In this case however reds checkers are distributed much better than blacks. It is very important to place more men on the 3 highest points in your home board.

The concept known as wastage comes into play here. (we will be looking at this more indepth in later articles). If your checkers are placed on the one point and you roll a sixes or fives or anything higher than 1 you will be wasting pips everytime you bear off. In order to bear off in the most efficient manner we aim to keep wastage down to a minumum.

There is a very old saying in backgammon that you can never have too many men on your 4 point. Take a look at the following situation which will show you why:


In this situation blacks position is very inefficient. There are too many checkers on the two and three point. If black rolls a four he will have no choice but to play 6-2 or 5-1. Afterwards he can bear them off by rolling threes , fours , fives or sixes. It is clear to see that this will lead to massive amounts of wastage.

The least wastage will be created by a position as illustrated below:


In theory this is the best possible position to be in. You are very unlikely to achieve though due to the nature of the game, but it does illustrate our point.

When all your men are in the home board, bearing them off is usually a straight forward matter.

There are some situations where a more subtle approach is called for when bearing off. below is an example:


Black has rolled six, three and has to play. He could play 6 and off, and 4/1. The problem playing this is that when he rolls his next three he will not be able to use the number to take a man off. As black has an even number of men left this may cost him a whole roll, i.e. he will take an extra turn to remove all his men.

Since the rules of backgammon do allow you to play your dice in either order, black can play the much better option of , 6/3, 4 and off. The checker that he puts on his three point with this play may save him the extra roll.

Summary of the unopposed bear off

The strategy for bearing off in this situation is pretty straight forward . Get your men in your home board and remove them pretty much sums it up. it is however important that when possible position your men on the higher points, ie 4, 5 & points.

Don’t forget the saying about the four point and finally remember that the rules of backgammon allow you to play the numbers on your dice in either order.

The Backgammon Race – Part 1

An introduction

Whilst we all struggle to understand the complexity of the middle game in backgammon, we continue to make very good progress in areas of the game where computers can assist us.. The obvious area for analysis is the non-contact endgame where the race becomes of the utmost importance. If we can produce and learn formulae to cover the majority of positions then those who can remember and apply those formulae will have an edge over those who have not studied this area of the game.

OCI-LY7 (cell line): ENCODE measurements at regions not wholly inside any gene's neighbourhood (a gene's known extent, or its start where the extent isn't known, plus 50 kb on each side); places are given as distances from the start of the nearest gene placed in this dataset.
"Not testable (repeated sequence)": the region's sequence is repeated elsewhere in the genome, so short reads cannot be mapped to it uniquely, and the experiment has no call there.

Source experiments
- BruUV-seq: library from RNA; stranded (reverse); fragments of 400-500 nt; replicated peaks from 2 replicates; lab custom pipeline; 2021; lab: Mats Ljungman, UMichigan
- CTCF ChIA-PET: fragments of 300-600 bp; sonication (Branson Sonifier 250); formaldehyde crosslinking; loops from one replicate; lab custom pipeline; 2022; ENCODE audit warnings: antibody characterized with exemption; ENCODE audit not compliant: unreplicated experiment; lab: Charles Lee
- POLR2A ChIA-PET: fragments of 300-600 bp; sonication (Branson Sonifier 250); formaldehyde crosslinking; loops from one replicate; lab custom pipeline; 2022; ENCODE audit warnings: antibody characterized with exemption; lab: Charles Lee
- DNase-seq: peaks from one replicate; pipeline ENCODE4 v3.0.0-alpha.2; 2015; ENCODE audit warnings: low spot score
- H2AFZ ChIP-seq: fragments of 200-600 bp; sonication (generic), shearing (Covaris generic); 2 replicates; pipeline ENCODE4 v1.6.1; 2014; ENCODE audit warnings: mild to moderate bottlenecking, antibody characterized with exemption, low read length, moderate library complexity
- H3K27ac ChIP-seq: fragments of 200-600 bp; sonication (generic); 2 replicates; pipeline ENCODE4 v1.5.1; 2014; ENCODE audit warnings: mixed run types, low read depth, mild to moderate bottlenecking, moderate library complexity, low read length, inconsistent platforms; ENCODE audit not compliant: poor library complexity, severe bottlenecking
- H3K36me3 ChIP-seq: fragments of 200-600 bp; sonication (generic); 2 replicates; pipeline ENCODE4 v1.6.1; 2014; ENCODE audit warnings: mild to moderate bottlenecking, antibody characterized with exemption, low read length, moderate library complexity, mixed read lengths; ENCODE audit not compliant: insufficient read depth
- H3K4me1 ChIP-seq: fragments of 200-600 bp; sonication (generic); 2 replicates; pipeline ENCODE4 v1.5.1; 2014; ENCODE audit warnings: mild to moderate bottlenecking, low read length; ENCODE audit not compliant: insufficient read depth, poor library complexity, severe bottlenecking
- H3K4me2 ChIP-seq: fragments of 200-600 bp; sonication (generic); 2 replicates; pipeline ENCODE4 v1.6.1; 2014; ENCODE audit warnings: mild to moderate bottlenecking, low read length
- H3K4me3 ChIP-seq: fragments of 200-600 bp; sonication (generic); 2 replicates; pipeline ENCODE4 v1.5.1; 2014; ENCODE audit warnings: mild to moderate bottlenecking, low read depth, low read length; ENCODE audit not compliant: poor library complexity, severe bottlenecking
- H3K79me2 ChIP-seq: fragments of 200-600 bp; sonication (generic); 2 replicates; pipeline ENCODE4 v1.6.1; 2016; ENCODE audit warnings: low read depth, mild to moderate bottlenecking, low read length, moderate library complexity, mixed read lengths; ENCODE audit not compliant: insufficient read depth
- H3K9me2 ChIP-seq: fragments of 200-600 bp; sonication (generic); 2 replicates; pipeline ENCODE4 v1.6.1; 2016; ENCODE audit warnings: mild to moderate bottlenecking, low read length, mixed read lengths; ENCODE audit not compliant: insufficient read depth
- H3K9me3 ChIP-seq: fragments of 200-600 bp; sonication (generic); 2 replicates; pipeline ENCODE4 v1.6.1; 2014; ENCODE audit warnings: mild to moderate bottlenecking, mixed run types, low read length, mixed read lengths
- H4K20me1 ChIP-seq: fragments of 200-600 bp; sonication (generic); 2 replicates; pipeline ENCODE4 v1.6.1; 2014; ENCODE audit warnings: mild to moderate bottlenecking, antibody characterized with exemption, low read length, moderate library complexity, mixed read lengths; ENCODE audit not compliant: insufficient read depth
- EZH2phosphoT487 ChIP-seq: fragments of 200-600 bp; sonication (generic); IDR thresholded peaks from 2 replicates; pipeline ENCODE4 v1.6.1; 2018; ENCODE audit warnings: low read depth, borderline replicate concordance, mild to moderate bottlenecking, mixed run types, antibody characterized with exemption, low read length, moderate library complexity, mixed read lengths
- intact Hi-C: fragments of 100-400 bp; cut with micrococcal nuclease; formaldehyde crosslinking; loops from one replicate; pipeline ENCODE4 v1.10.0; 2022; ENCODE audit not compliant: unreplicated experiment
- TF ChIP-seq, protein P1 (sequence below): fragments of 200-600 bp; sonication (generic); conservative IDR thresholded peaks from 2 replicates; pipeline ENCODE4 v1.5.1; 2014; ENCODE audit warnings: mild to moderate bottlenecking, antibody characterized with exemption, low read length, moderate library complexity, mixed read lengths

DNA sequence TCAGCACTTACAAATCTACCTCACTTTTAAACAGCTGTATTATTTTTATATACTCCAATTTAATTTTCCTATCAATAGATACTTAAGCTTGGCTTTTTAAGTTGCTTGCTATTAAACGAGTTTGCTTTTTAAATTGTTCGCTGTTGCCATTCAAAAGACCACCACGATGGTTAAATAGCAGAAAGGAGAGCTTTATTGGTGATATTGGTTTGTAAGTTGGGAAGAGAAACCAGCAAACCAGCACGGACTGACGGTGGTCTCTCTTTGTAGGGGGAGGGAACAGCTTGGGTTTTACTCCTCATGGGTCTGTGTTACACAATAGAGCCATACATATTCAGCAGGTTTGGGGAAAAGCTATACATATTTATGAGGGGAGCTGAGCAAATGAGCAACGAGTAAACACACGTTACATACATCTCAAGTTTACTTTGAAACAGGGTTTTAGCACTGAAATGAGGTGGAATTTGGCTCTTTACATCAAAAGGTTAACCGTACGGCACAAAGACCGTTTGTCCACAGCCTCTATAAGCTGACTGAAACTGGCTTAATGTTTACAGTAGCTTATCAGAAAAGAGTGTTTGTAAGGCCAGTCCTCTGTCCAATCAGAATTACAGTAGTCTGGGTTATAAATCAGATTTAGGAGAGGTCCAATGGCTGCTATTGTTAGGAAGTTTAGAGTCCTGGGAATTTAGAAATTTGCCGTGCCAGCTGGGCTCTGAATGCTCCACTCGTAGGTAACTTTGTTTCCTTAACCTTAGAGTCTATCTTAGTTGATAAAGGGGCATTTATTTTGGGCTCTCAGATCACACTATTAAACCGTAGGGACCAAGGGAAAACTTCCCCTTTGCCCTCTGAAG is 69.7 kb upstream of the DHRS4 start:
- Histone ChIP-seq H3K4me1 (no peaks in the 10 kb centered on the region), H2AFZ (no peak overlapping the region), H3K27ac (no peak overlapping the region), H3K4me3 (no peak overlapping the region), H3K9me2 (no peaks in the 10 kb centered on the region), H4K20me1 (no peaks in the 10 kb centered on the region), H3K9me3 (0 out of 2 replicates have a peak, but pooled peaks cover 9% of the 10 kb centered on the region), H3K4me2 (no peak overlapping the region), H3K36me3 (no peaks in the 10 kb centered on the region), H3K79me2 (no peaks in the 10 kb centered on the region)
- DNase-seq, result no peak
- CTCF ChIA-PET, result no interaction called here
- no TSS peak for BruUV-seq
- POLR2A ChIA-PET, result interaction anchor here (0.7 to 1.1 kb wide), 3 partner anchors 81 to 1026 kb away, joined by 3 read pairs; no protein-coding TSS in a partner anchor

In this first article on backgammon races I am going to look at the easiest of the racing formulae that are available to us.

The Beginning

Until the 1970’s there really weren’t any formulae in common use and the vast majority of backgammon players would not have known a pip count if they’d run into one! With the surge of interest that took place in the 1970’s some order was finally imposed and the first rudimentary formula based on the pip count was developed.

Just in case you don’t know what a pip count is, it is the number of pips you must roll with the dice to bear off all your remaining men. The pip count in the starting position is 167 for each player.


The pip count is calculated by multiplying the number of checkers on each point by the value of the point and summing the total. In the diagram above black’s count is:
(2×24) + (5×13) + (3×8) + (5×6) = 48 + 65 + 24 + 30 = 167

To help understand the racing formulae a simple diagram is required:



  • Leader’s Pip Count: The number of pips required by the leader to bear off all his checkers.
  • Trailer’s Pip Count: The number of pips required by the trailer to bear off all his checkers.
  • Doubling Point: The leader’s lead in the pip count is sufficient for him to be able to offer an initial double
  • Redoubling Point: The leader’s lead in the pip count is sufficient for him to offer a redouble
  • Point of Last Take: The point at which the difference in the pip counts is such that the trailer has a take but only just.Any increase in the difference would mean that the trailer must drop a double/redouble.
  • Doubling Window: The pip count range within which double/take is the correct doubling decision.

The basic formula is very simple but for all that it is reasonably effective and certainly a huge step forward from the visual inspection techniques that preceded it:

Let the leader’s pip count be L.
Let the trailer’s pip count be T.

If T is 8% greater than L then the Leader should double.
If T is 9% greater than L then the Leader should redouble.
If T is 12% greater than L then the Trailer should pass the double or redouble.

This 8-9-12 formula, whilst very basic, still works well for long races and it is a good guide for the majority of races where the pip counts are greater than 50 (below that figure positional considerations normally, but not always, begin to exert a greater influence). For many years it was the only formula around and was used by all serious backgammon players.